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Thule UpRide Roof Bike Rack Review

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Review of the Thule UpRide Roof Bike Rack


Speaker 1: Today we're going to be taking a look at the Thule UpRide Roof Bike Rack, part number TH599000.The Thule UpRide is a roof mounted bike rack that carries up to one bike and grips it by its tires. So this is great for bikes such as your carbon fiber bikes, your ultimate frame bikes, or your kids' bikes. They make it difficult when you have the bike racks that you have to take off the front tire for.How it grips the front tire is pretty unique as well. We'll have a wheel hook to carry the front part of the tire, but then we have this wheel cage that slides up and ratchets down into place to provide extra stability while you travel.The wheel hook is adjustable at five points and can fit a wide variety sizes of tires. It can also fit fat bikes with an adapter and that's going to part number TH599100. That is sold separately.The wheel cage also has a quick release button here.

Push that in to release it. Then of course, the ratcheting action.The real wheel cradle also has a quick release and ratcheting strap to hold that in place as well. It also has an integrated cable lock that you can pull out, wrap around your bike and secure it. It doesn't come with a lock included. Those are sold separately and you can find those at etrailer.com.Even though the bike rack itself is particularly long, in this case, we're not going to have an issue of clearance between our rear hatch and the bike rack as you can see here.

Now with factory rack side rails, you can make some adjustments if you do make contact.Removing the bike is just as easy. We'll start with the rear wheel strip by pushing the release, move this strap out and then I'll go to the front.Making sure that we're holding onto the bike when we do this, we'll hit the quick release for our wheel cage, push that up, and then we'll go to this quick release, which is going to detach the wheel cage from the wheel hook. You push up like so. That will release it. Then it folds flat.Now with that released we can bring the bike back and lift it off.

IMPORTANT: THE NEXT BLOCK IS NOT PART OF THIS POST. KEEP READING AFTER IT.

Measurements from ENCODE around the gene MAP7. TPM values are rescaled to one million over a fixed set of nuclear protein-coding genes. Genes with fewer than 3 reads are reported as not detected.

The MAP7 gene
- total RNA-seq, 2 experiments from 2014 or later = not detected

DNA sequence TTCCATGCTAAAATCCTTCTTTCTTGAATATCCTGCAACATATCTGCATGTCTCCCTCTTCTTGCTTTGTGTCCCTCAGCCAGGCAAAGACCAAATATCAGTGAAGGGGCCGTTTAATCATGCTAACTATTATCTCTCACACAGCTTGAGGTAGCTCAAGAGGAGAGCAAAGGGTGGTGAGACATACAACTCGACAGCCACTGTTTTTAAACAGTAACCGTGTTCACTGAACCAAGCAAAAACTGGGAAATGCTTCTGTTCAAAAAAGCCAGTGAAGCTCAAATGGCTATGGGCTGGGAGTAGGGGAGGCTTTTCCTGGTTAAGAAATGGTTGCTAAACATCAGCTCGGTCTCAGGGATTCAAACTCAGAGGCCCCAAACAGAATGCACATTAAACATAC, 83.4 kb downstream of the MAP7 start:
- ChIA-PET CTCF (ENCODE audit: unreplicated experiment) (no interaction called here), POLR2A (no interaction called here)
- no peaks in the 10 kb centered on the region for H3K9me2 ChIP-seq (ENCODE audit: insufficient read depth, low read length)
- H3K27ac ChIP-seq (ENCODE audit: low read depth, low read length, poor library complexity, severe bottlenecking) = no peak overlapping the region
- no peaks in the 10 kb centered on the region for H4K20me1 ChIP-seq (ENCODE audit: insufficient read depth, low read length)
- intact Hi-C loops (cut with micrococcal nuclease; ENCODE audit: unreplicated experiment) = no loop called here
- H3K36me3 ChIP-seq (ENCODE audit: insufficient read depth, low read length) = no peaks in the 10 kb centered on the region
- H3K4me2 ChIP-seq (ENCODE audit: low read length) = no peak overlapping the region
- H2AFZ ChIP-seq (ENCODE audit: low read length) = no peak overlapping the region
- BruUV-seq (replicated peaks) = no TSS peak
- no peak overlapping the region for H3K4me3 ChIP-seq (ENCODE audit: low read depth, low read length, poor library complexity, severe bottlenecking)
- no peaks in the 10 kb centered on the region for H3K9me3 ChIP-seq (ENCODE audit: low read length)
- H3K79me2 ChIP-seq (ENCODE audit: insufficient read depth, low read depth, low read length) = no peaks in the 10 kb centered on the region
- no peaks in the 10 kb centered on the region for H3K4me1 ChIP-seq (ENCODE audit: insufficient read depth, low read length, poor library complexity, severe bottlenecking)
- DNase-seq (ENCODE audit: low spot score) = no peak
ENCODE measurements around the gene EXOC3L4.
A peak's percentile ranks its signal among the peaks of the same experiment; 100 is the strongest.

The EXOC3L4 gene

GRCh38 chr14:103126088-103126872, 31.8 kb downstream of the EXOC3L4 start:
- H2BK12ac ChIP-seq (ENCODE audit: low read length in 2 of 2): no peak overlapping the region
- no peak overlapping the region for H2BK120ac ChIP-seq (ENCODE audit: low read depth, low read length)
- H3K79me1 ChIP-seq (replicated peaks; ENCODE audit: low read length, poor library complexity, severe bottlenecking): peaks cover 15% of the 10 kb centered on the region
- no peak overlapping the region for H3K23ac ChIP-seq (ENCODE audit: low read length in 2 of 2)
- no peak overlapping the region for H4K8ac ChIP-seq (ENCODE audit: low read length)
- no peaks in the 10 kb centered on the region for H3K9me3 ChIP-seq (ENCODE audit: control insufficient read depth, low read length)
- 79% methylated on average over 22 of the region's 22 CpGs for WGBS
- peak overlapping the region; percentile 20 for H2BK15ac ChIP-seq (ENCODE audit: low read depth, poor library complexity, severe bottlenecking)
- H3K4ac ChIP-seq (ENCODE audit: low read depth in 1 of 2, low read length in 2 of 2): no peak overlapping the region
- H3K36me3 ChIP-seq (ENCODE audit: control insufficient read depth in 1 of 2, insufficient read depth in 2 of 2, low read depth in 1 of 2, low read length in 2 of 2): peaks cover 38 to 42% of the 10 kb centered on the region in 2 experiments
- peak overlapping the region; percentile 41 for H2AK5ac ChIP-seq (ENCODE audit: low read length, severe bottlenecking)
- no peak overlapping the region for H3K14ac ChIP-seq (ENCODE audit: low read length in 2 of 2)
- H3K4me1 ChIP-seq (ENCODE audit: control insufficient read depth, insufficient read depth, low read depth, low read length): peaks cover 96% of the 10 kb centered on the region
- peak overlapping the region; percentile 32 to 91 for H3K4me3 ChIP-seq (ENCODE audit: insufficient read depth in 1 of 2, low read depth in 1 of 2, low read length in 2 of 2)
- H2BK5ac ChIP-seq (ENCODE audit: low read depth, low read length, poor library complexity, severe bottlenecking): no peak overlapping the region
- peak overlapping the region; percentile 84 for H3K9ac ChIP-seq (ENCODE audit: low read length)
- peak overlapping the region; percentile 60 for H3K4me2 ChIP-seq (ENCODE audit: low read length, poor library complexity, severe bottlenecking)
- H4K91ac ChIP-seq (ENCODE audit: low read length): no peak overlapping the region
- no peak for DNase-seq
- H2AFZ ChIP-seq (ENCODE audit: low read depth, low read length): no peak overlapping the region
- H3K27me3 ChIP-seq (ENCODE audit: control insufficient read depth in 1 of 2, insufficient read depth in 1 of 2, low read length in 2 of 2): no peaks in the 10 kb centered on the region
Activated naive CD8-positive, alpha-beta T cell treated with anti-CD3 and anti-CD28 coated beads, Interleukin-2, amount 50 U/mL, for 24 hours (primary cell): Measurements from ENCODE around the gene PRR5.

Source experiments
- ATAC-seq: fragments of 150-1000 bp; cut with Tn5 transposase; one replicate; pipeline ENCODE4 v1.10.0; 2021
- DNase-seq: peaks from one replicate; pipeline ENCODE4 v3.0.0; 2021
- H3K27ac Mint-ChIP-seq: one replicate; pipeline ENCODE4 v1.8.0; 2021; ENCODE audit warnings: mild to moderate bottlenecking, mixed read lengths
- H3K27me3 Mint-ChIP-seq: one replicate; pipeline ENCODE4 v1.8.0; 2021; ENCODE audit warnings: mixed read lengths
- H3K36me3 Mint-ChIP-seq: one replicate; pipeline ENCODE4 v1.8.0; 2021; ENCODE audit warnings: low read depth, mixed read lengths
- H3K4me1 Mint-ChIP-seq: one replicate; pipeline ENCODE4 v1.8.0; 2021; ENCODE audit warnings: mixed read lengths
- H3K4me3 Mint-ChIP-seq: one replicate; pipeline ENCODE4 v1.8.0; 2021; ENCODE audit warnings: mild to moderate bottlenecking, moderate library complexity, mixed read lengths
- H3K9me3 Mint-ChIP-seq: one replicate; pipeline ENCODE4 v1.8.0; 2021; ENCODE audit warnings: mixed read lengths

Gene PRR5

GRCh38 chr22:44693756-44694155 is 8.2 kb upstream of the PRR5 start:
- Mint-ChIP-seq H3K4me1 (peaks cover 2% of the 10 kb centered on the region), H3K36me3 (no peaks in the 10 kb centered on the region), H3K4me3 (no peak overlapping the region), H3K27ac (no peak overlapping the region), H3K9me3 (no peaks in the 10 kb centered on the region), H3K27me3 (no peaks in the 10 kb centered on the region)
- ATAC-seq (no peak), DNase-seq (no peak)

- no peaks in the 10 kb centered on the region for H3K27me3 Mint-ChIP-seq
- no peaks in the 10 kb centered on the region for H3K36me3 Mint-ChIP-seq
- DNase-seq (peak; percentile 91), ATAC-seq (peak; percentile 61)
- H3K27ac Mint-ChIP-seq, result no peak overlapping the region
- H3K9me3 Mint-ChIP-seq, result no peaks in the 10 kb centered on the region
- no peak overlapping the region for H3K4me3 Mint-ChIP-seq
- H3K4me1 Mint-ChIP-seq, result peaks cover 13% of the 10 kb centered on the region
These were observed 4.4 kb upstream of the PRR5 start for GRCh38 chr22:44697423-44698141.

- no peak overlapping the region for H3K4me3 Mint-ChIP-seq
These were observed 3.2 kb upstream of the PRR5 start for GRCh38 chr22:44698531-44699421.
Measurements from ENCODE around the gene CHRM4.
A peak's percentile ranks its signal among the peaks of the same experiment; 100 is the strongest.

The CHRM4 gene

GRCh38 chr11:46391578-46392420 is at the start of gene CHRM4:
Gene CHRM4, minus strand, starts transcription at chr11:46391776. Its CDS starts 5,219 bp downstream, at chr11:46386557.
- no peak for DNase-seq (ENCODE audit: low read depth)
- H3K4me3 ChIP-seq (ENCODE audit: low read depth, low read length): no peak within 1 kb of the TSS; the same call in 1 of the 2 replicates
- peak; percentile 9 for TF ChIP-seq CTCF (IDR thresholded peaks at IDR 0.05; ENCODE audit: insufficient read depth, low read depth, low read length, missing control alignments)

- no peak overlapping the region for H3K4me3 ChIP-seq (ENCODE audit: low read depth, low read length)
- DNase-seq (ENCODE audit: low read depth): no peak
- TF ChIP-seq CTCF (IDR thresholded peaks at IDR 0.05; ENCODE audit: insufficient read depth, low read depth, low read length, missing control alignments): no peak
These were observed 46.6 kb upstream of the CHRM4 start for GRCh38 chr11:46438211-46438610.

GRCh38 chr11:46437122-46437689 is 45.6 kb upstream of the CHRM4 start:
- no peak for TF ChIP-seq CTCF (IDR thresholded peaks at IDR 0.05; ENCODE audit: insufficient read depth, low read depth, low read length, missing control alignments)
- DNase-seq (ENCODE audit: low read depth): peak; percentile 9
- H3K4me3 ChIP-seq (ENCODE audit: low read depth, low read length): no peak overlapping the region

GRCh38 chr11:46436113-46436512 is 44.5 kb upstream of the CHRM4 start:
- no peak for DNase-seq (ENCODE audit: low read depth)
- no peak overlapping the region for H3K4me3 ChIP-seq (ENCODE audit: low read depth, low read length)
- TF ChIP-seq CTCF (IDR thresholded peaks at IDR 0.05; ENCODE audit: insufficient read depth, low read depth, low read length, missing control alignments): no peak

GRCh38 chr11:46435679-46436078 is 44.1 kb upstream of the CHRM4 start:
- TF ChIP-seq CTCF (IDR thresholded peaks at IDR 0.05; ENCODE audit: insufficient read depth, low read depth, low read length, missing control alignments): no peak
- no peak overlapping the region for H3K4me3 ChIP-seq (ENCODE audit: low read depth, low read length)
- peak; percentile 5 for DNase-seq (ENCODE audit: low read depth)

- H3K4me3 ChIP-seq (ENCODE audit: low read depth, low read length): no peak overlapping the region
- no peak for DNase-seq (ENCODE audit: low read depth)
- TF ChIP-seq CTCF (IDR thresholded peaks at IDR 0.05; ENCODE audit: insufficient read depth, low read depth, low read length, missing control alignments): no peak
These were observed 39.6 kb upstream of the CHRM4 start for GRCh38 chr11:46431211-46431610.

With the bike off, even the wheel hook folds down and also folds flat.Both wheel cradles are adjustable back and forth to accommodate bikes of different sizes. The UpRide will work with multiple roof rack systems. Right now we have it on a Thule AeroBlades. When you have racks that have a T-track accessory slots, we do recommend that you use the T-track bolts with this.Now if you'd had square, round, or factory style racks it does come with a a clamp system that can go around it and we'll show you that as well.It's a very easy tool-free install. You simply put it into place and we have these handles here that you tighten down and they snap into place and lock into place.